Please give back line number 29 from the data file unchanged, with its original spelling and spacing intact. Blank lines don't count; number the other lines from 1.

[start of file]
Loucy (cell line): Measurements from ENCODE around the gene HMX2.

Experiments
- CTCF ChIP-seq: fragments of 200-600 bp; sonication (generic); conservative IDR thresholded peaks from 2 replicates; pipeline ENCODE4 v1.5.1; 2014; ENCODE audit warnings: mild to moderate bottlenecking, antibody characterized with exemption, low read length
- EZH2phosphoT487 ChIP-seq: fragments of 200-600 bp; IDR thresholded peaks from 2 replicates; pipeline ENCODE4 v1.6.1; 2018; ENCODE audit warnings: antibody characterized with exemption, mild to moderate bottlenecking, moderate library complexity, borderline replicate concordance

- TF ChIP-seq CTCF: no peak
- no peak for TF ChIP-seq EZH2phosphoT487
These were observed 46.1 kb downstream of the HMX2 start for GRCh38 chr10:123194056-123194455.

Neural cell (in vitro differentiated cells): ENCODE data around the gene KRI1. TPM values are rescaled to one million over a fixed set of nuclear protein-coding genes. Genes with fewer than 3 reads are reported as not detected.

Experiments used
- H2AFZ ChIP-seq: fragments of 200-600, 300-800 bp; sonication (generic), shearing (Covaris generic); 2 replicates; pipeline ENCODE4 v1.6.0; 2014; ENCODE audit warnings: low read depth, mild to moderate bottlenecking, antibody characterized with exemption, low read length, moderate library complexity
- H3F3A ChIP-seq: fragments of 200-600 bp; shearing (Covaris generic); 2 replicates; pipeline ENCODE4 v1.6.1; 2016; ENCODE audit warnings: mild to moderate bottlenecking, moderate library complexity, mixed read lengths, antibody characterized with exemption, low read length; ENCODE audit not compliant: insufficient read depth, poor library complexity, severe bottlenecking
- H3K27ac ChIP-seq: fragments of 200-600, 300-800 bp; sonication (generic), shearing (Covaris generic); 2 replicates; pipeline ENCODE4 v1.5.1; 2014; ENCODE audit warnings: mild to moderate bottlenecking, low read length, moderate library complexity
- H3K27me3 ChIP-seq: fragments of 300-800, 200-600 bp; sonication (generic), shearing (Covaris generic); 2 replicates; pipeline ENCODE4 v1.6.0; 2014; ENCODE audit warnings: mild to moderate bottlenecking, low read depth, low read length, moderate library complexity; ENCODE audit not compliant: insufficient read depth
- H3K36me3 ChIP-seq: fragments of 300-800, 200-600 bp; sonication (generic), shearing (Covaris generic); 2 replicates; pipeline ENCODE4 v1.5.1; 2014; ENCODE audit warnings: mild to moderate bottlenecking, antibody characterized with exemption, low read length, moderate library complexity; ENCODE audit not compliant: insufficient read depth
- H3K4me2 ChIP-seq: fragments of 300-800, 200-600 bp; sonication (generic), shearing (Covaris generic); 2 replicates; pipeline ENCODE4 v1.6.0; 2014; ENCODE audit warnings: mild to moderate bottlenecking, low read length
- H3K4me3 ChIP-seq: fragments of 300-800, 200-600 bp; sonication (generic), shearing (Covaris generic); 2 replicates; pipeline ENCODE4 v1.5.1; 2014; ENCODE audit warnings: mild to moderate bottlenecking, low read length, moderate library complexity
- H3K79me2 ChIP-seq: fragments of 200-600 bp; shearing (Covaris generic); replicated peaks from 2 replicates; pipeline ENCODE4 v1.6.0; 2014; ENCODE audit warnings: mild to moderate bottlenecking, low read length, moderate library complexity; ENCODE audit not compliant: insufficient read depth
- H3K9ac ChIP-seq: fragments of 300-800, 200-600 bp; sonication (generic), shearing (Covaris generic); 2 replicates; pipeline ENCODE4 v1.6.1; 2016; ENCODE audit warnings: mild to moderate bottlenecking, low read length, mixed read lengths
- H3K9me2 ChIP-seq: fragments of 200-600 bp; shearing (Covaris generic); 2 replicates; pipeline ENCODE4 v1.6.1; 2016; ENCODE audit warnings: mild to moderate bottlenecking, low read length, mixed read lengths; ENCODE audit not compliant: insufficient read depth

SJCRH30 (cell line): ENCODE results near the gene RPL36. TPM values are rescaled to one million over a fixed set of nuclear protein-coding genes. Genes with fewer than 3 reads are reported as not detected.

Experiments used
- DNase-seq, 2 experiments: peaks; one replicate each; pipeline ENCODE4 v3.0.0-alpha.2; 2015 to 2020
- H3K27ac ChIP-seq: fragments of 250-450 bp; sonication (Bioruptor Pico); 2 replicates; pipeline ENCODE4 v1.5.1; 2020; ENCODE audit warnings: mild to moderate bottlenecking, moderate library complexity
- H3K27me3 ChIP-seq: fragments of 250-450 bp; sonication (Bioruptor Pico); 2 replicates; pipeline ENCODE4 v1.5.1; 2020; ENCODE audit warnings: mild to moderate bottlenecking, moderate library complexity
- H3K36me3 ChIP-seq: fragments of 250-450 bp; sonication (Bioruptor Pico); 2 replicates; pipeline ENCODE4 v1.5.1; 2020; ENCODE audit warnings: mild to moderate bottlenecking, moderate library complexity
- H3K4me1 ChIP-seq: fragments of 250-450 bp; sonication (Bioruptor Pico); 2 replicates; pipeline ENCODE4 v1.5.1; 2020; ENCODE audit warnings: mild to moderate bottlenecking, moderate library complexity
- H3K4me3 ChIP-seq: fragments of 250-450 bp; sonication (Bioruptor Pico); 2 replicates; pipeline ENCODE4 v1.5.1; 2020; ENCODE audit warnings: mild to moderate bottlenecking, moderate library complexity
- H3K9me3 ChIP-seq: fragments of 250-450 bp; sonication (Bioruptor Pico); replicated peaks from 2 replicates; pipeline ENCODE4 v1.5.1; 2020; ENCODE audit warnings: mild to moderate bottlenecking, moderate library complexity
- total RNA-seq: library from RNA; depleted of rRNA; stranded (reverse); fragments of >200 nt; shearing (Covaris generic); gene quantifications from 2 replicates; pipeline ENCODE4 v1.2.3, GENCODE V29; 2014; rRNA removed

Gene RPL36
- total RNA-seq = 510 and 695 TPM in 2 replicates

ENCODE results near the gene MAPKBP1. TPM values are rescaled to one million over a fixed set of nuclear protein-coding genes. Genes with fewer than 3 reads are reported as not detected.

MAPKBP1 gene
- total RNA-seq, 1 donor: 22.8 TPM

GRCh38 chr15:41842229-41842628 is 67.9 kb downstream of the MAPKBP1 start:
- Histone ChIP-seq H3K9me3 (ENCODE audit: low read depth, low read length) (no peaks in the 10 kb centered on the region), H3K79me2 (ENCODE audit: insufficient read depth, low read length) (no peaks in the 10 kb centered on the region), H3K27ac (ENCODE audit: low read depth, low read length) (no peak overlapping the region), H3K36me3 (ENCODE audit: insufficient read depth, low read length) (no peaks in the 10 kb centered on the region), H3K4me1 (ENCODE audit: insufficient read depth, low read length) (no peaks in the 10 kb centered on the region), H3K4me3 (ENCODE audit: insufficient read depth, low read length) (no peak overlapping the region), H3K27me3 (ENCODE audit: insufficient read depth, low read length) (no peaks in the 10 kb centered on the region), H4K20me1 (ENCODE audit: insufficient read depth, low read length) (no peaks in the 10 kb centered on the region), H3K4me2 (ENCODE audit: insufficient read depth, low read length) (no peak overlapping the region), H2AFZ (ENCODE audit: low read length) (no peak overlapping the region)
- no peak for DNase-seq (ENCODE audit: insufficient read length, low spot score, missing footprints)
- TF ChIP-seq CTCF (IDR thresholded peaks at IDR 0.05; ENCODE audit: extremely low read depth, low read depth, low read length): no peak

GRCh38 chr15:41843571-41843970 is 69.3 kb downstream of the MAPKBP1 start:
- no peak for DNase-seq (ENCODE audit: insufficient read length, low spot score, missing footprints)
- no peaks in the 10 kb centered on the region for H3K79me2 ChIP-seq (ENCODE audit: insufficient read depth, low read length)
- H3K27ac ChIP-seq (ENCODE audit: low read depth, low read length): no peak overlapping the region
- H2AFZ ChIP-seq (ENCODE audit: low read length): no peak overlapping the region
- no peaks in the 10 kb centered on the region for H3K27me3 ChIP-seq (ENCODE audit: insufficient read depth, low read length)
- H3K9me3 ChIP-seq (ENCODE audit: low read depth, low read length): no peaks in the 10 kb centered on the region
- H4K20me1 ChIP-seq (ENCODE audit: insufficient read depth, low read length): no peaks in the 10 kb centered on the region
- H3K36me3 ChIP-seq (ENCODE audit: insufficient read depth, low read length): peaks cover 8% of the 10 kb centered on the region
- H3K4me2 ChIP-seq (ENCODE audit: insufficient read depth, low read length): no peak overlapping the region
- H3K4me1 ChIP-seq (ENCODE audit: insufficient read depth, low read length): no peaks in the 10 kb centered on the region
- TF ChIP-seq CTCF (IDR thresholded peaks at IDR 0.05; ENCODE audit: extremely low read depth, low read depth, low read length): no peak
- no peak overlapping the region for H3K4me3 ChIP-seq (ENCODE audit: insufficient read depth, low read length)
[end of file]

- total RNA-seq: library from RNA; depleted of rRNA; stranded (reverse); fragments of >200 nt; shearing (Covaris generic); gene quantifications from 2 replicates; pipeline ENCODE4 v1.2.3, GENCODE V29; 2014; rRNA removed